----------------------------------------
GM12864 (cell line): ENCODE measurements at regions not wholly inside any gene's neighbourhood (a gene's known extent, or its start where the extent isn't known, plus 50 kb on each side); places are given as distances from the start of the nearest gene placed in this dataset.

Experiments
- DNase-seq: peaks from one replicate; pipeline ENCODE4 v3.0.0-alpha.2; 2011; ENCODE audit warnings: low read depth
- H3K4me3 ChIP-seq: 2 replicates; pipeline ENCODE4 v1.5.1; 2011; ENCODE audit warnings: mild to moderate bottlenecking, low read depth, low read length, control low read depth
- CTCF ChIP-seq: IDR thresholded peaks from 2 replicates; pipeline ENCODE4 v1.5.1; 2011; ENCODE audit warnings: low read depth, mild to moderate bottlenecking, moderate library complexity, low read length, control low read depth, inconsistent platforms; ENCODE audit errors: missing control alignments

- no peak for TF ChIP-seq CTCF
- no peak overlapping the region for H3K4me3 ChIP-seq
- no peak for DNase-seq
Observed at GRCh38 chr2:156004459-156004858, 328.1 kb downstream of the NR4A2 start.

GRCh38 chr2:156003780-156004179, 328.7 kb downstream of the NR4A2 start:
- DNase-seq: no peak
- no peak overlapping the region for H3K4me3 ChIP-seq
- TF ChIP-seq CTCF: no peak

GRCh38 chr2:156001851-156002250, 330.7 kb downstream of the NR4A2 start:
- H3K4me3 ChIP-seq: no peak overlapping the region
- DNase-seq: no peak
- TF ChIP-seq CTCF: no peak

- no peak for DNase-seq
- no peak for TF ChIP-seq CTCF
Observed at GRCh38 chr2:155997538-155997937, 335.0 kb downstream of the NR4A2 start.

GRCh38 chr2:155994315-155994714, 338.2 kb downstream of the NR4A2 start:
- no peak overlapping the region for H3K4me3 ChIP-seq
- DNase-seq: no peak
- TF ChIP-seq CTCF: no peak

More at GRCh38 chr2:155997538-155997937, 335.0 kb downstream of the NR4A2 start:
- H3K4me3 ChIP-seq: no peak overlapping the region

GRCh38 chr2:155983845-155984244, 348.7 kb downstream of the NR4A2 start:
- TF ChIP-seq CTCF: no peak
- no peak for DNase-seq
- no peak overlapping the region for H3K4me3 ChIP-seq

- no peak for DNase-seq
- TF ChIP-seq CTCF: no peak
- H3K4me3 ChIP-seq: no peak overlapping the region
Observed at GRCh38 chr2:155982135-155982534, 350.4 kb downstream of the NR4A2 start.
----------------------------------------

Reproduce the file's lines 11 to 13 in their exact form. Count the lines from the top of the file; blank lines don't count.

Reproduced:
- DNase-seq: no peak
- no peak overlapping the region for H3K4me3 ChIP-seq
- TF ChIP-seq CTCF: no peak